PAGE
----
Combined forced oscillation and forced expiration measurements in mice for the assessment of airway hyperresponsiveness

Respir Res. 2010 Jun 21;11(1):82. doi: 10.1186/1465-9921-11-82.


Background: Pulmonary function has been reported in mice using negative pressure-driven forced expiratory manoeuvres (NPFE) and the forced oscillation technique (FOT). However, both techniques have always been studied using separate cohorts of animals or systems. The objective of this study was to obtain NPFE and FOT measurements at baseline and following bronchoconstriction from a single cohort of mice using a combined system in order to assess both techniques through a refined approach.

Methods: Groups of allergen- or sham-challenged ovalbumin-sensitized mice that were either vehicle (saline) or drug (dexamethasone 1 mg/kg ip)-treated were studied. Surgically prepared animals were connected to an extended flexiVent system (SCIREQ Inc., Montreal, Canada) permitting NPFE and FOT measurements. Lung function was assessed concomitantly by both techniques at baseline and following doubling concentrations of aerosolized methacholine (MCh; 31.25 - 250 mg/ml). The effect of the NPFE manoeuvre on respiratory mechanics was also studied.

Results: The expected exaggerated MCh airway response of allergic mice and its inhibition by dexamethasone were detected by both techniques. We observed significant changes in FOT parameters at either the highest (Ers, H) or the two highest (Rrs, RN, G) MCh concentrations. The flow-volume (F-V) curves obtained following NPFE manoeuvres demonstrated similar MCh concentration-dependent changes. A dexamethasone-sensitive decrease in the area under the flow-volume curve at the highest MCh concentration was observed in the allergic mice. Two of the four NPFE parameters calculated from the F-V curves, FEV0.1 and FEF50, also captured the expected changes but only at the highest MCh concentration. Normalization to baseline improved the sensitivity of NPFE parameters at detecting the exaggerated MCh airway response of allergic mice but had minimal impact on FOT responses. Finally, the combination with FOT allowed us to demonstrate that NPFE induced persistent airway closure that was reversible by deep lung inflation.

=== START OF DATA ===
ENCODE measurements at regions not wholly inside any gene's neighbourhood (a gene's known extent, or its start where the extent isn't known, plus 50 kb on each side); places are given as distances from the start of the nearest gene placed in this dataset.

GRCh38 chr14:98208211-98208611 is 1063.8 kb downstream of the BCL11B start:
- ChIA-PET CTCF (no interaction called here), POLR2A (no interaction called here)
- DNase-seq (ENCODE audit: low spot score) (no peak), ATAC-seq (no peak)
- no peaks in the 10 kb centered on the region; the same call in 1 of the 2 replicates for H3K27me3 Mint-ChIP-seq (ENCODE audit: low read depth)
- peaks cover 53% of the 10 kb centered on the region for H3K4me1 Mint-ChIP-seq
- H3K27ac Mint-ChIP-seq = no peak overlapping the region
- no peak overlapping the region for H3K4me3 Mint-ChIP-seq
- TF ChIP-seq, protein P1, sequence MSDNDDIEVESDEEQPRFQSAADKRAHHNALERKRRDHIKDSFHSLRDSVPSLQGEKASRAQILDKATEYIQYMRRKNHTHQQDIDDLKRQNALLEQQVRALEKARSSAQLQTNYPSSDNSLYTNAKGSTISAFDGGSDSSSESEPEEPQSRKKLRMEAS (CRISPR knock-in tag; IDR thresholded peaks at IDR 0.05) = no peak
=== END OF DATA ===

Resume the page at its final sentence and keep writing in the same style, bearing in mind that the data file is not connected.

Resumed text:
Conclusions: We conclude that FOT and NPFE can be concurrently assessed in the same cohort of animals to determine airway mechanics and expiratory flow limitation during methacholine responses, and that the combination of the two techniques offers a refined control and an improved reproducibility of the NPFE.

Publication types

  • Research Support, Non-U.S. Gov't

MeSH terms

  • Adrenal Cortex Hormones / pharmacology
  • Animals
  • Bronchial Hyperreactivity / diagnosis*
  • Bronchial Hyperreactivity / immunology
  • Bronchial Hyperreactivity / physiopathology
  • Bronchial Hyperreactivity / prevention & control
  • Bronchial Provocation Tests
  • Bronchoconstriction* / drug effects
  • Bronchoconstrictor Agents
  • Dexamethasone / pharmacology
  • Disease Models, Animal
  • Female
  • Forced Expiratory Flow Rates
  • Forced Expiratory Volume
  • Lung / drug effects
  • Lung / immunology
  • Lung / physiopathology*
  • Methacholine Chloride
  • Mice
  • Mice, Inbred BALB C
  • Oscillometry
  • Ovalbumin
  • Respiratory Function Tests*
  • Respiratory Mechanics
  • Time Factors
  • Vital Capacity


  • Adrenal Cortex Hormones
  • Bronchoconstrictor Agents
  • Methacholine Chloride
  • Dexamethasone
  • Ovalbumin